Equity involves addressing imbalances to affect positive outcomes – it’s like watering a dry plant before a lush plant. It’s about identifying disadvantages and prioritizing their reversal. It’s about finding where resources can do the most good for the people that most need help.

Principles of equity influence all operations of the City of Lakewood. Let’s break down a few priority areas:


Any government should act in the interest of its citizens. This requires full representation – the needs and demands of the entire community should influence decisions.

Representation is practiced by the City in several ways. The City values diversity in hiring and has established processes to fairly consider job applicants. People like you work for the City. This, in a way, helps the City think like you. The City recently hired a Diversity, Equity, and Inclusion Manager to advance this goal.

Representation is also practiced through communication. Is the City easy to reach? The City accepts messages by mail, email, phone calls, social media, MyLakewood311, or even personal visits to City Hall. We take care to make sure that comments are directed to the leaders that need to see them.

Representation is practiced through outreach. Some folks don’t talk directly to the City, but their input is no less important. Sometimes, we have to go and collect input. The City performs surveys, engages with neighborhood groups, and finds other ways to collect opinions to inform decisions.

Regular City Council meetings are open to public comment – residents have an open line to speak to local leaders.

The City uses qualified census tracts to identify neighborhoods that need a lift. These are areas with many low-income residents. These communities are often prioritized for economic development, housing improvement, infrastructure, abatement actions, and other methods to influence positive change.


Government policies can have enduring effects on communities and demographics. The City Council signed an equity statement in 2021 to instill equity as a priority of new policies.

The Public Works department used heat maps and pollution readings to identify low-income communities with reduced air quality – these neighborhoods would especially benefit from roundabouts and other strategies to reduce traffic stagnation.

The Lakewood Station Subarea Plan invites new development in the Lakewood Station District but includes strategies to prevent displacement of current residents.

These are examples of equity in practice: prioritizing the reversal of inequities and mitigating potentially harmful outcomes.


Equity is about serving the underserved or applying resources to the greatest effect. Transportation and infrastructure are great equalizers. Do residents in all areas of Lakewood have access to water, power, parks, transit, sewer, jobs, and other important community assets?

Many properties in the generally lower-income Tillicum neighborhood did not have sewer service. The City recently completed a major project to install sewer service in the neighborhood.

The Tillicum, Woodbrook, and Springbrook neighborhoods are all physically separated from the rest of Lakewood by highways or other barriers. The City and the State made recent road improvement projects to improve access to these communities. The City works with legislators to pursue funding for our neediest neighborhoods, and we prioritize projects to best serve disconnected residents. By 2024, for example, WSDOT will work on a connector path between Gravelly Lake and Thorne Lane to open a non-motorized path between Tillicum and Lake City.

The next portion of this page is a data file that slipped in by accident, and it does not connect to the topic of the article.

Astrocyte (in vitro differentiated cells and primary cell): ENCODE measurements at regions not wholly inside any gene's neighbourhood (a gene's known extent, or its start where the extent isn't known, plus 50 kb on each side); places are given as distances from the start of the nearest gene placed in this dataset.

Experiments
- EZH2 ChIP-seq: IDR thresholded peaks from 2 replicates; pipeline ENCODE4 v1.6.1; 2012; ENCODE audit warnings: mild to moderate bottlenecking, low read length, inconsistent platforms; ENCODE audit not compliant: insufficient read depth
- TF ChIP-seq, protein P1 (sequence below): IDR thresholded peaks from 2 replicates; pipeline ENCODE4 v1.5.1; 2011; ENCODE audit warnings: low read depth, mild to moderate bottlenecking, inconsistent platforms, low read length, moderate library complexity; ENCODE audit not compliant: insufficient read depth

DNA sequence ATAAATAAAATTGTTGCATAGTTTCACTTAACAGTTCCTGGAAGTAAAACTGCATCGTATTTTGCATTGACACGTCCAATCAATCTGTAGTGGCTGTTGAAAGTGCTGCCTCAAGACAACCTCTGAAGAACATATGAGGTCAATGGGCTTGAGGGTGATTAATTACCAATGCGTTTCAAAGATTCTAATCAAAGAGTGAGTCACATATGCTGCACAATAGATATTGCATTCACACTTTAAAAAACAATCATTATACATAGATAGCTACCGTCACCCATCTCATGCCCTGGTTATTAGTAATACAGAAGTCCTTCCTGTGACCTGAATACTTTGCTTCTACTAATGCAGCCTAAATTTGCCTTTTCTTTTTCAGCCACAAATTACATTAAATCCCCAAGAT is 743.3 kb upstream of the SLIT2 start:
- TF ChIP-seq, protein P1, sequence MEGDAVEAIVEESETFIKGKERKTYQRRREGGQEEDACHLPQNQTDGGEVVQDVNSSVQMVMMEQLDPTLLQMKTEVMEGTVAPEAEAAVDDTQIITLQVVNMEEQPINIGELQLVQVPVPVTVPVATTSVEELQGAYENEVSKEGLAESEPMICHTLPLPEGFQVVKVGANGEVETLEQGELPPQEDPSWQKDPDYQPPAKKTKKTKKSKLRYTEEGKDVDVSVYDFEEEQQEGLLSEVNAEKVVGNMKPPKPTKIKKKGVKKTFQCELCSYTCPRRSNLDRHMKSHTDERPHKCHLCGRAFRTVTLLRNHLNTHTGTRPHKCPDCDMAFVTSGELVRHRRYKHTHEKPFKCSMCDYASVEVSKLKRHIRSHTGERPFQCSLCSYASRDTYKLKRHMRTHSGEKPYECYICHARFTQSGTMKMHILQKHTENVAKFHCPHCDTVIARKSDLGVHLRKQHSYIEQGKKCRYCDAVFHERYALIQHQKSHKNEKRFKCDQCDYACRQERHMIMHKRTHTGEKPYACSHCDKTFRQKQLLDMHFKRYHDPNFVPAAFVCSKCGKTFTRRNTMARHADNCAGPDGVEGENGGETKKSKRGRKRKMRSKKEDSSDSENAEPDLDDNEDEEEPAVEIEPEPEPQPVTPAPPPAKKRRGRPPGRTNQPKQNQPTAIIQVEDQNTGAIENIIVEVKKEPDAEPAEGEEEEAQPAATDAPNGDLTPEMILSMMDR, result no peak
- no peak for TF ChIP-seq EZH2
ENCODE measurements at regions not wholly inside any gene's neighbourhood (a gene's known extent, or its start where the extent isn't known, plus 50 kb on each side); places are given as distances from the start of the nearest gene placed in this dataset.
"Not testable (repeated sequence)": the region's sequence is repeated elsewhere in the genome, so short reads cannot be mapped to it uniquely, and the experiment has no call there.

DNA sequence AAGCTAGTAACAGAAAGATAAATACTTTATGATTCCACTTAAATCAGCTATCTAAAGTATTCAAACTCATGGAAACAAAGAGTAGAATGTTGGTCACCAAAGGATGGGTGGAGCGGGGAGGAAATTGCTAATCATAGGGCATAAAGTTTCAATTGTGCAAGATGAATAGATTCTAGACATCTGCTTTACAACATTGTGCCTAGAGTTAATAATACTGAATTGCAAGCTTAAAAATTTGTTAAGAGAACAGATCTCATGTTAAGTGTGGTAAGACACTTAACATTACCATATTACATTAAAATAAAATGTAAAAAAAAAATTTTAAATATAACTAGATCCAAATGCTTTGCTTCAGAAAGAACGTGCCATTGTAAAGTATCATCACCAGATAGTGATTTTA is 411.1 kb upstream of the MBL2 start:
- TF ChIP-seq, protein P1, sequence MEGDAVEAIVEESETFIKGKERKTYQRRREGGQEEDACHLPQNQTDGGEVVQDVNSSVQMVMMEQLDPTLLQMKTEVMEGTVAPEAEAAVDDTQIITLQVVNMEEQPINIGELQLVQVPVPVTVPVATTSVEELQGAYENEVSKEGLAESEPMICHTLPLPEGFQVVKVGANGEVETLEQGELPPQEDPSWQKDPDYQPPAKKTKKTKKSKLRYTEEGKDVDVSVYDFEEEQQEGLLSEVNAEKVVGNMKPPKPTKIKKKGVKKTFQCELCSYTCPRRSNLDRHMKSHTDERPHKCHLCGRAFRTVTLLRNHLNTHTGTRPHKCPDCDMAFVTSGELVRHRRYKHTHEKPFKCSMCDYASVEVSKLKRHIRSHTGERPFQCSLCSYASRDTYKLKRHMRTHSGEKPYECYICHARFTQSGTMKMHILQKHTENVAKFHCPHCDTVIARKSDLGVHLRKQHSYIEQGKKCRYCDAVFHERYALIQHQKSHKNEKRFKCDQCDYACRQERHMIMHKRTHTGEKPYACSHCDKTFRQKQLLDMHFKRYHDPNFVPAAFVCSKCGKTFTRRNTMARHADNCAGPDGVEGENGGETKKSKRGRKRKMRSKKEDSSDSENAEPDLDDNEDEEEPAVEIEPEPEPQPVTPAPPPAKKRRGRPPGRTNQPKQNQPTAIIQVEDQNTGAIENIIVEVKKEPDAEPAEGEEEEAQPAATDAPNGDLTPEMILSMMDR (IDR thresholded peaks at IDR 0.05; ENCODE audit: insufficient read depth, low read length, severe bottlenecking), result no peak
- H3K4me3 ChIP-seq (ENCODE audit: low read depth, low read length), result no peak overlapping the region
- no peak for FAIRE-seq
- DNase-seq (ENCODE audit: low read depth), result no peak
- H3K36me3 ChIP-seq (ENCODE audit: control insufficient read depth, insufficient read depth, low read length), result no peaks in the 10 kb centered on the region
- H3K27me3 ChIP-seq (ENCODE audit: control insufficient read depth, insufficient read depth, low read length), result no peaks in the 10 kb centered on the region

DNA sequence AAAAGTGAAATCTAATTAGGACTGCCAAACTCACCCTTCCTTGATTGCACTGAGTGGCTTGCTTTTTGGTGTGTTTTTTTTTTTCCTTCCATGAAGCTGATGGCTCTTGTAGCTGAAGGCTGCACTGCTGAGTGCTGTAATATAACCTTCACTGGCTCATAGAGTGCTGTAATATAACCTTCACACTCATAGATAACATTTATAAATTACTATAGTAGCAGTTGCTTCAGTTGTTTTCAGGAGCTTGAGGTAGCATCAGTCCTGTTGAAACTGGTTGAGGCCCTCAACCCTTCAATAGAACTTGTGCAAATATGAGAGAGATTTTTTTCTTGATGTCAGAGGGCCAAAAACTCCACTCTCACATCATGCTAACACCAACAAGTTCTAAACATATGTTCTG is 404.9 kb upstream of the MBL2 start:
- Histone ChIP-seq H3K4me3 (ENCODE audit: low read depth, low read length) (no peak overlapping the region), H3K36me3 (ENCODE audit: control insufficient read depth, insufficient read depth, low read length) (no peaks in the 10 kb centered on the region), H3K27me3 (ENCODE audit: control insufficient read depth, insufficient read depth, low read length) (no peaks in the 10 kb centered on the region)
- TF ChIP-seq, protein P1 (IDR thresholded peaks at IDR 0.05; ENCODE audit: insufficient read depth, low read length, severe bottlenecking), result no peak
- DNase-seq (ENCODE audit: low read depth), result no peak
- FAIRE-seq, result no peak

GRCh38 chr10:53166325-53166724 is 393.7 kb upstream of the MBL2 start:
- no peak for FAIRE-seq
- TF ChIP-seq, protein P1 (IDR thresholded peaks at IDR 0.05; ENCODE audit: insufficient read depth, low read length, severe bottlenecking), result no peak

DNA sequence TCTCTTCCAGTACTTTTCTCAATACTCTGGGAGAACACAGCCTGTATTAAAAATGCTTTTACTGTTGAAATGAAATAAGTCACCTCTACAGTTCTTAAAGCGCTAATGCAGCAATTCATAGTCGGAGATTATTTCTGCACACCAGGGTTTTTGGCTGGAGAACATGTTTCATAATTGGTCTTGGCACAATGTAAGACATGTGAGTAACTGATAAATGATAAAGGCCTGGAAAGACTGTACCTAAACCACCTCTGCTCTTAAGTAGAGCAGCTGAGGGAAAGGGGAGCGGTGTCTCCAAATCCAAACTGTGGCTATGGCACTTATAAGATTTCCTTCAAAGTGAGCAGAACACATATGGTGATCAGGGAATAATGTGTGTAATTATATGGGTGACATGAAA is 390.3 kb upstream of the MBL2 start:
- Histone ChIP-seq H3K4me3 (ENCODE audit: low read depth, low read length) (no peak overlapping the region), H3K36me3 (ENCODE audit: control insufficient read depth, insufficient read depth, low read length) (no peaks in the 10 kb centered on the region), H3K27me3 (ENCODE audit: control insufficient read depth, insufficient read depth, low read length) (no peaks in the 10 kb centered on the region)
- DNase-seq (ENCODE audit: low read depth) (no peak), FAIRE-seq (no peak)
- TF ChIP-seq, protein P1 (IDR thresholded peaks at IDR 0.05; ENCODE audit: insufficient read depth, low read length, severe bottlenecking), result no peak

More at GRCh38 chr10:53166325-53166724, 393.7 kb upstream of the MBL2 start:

The City also recently invested in Harry Todd Park. The park reopened in 2021 after several months of construction with a new playground, bathrooms, lakefront, piers, landscaping, picnic areas, and other amenities. There are 14 parks spread throughout Lakewood, and every neighborhood has a community park to enjoy. City staff even brought games and activities to the Tillicum and Woodbrook neighborhoods as part of the “Mobile Recreation Program” this summer.


Zoning and land use can have significant effects on outcomes. When neighborhoods become segregated or isolated, progress and economic activity can slow.

City of Lakewood land use and zoning policies attempt to spur healthy growth. The Lakewood Station district, for example, trends lower-income. A new subarea plan will bring more commerce and development to the district. There will be more jobs, more housing, more affordable housing, and more services as a result. The area will also enjoy improved access to transit.

Some areas of the Woodbrook neighborhood have been re-zoned to spur economic growth. Some local properties had gone into abatement and blight had appeared. Local roads were improved, new businesses are operating, and the area is making progress.


The City offers a host of services for residents and communities in need.

Youth in lower-income communities may not have access to paid sports leagues or after-school activities – the City began a Mobile Recreation Program with free activities in low-income neighborhoods.

Housing costs are increasing and many residents may be falling behind – the City has workforce development programs to introduce folks to strong career paths and housing assistance to help folks catch up on rent.

The City seeks input from residents, identifies problems, and delivers services to respond to those problems.

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